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A recent draft bill proposed to amend the
Belgian Gaming Act so as to allow municipalities to restrict the number of
gaming machines in pubs.
Under the Belgian Gaming Act of 7 May 1999, the
operation of games of chance is restricted to entities holding a license
granted by the Belgian Gaming Commission. The Gaming Act makes a distinction
between several classes of establishments in which games of chance may be
offered: casinos, arcades, betting shops and pubs.
In accordance with the definition used by the
Belgian Public Service on Public Health (in order to apply the general smoking
ban in the hotel and catering industry), the Gaming Commission defines pubs
(under the Gaming Act referred to as “Class III establishments”) as
establishments of which the main activity consists exclusively in offering
beverages for on-the-spot consumption, including alcoholic beverages, and where
no food products for on-the-spot consumption are offered other than prepacked
Pubs must obtain a C license from the Gaming
Commission when intending to offer games of chance in their establishment. The
C license only allows for the installation of two types of electronic billiard
games, namely Bingo and One-ball machines (Royal Decree 2 March 2004), hence
the organization of other games of chance is prohibited. Moreover, pubs are not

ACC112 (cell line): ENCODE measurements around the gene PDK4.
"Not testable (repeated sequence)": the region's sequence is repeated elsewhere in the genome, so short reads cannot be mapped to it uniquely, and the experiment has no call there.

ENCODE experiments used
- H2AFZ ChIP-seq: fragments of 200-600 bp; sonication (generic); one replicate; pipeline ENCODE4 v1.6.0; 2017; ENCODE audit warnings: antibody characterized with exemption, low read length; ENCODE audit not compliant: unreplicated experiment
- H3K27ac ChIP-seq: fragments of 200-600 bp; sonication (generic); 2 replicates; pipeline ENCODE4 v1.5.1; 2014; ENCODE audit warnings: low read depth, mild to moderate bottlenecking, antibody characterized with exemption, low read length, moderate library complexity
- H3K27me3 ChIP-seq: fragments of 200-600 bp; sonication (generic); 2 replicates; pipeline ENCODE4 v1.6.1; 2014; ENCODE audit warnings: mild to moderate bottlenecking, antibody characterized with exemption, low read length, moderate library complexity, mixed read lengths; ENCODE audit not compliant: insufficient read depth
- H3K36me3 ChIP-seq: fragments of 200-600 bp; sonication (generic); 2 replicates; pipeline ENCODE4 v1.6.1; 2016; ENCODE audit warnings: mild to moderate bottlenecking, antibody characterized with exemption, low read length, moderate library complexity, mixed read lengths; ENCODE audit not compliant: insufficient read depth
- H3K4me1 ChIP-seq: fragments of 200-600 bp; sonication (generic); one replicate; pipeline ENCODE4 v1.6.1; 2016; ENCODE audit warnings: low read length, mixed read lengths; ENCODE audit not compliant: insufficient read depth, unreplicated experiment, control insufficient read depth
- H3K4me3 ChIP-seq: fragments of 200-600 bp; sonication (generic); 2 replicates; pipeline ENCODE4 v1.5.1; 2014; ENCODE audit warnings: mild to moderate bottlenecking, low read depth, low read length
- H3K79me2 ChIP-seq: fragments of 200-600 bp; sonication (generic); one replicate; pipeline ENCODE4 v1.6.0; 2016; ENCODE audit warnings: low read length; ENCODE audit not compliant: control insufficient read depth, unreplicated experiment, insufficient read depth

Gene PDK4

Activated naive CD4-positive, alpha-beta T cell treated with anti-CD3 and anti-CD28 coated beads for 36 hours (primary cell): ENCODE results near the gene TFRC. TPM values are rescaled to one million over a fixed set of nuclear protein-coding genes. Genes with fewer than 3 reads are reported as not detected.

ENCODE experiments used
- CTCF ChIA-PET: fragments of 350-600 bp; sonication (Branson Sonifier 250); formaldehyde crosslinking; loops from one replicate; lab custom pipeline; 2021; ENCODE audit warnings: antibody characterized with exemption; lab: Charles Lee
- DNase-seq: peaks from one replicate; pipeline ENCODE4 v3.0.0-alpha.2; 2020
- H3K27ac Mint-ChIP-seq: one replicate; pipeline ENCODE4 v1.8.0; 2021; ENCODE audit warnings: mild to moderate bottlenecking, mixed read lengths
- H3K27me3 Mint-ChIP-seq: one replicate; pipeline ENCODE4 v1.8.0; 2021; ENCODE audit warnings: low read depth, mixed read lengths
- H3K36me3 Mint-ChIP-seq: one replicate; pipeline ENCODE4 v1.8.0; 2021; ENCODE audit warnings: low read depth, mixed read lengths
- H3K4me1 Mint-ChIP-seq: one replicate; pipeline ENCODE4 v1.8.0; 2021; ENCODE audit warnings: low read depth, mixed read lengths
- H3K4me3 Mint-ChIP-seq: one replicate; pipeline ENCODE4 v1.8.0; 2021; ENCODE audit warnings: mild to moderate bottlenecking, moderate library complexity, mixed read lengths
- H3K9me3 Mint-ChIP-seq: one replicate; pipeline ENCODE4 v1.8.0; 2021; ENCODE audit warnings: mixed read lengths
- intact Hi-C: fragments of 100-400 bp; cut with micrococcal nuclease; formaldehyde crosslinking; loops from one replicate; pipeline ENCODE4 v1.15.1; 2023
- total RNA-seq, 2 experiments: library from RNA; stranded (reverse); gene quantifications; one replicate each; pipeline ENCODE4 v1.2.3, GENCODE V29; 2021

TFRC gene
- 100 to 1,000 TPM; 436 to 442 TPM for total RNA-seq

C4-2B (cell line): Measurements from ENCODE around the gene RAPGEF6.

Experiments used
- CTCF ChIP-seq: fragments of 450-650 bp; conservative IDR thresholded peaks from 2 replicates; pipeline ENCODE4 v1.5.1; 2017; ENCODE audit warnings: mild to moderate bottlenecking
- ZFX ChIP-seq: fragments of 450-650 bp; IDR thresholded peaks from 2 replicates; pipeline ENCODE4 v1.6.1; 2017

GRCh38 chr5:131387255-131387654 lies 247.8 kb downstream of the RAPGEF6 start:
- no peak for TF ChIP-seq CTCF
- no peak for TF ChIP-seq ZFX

allowed to place more than two of those machines in their establishment.
According to its 2012 annual report, nearly 8000
Belgian pubs have obtained a C license from the Gaming Commission.
The regulations criticized.
Recently, the mayors of Schaarbeek, Sint-Joost-ten-Node
and Evere, 3 municipalities in the Brussels Region have uttered objections
against the legal provisions above-cited.
In their respective municipality councils, a motion was voted in which the
Federal Government is urged to revise the Gaming Act.
More in particular, the mayors require that the
municipal authorities, under certain conditions and with due justification, be
granted the competence for their municipality to either limit the maximum
number of gaming machines to one per establishment (instead of two) or to
impose a maximum amount of Bingo/One-ball machines in their municipality.
As a motion by the municipalities is not binding for
the legislator, the mayor of Schaarbeek, in his capacity of MP, introduced a
draft bill to change the Belgian Gaming Act in accordance with what has been
stated in the municipality motions (giving competence to the municipalities to
restrict the number of gaming machines in their territory). This draft bill is
yet to be discussed in the Belgian Parliament. It will be worthwhile following
whether this draft bill will reach the plenary session and whether a sufficient
majority will be found to adopt its proposed measures.
Should you have any further questions regarding the
above, please contact Patrick Van Eecke (Patrick.firstname.lastname@example.org)
or Antoon Dierick (Antoon.email@example.com).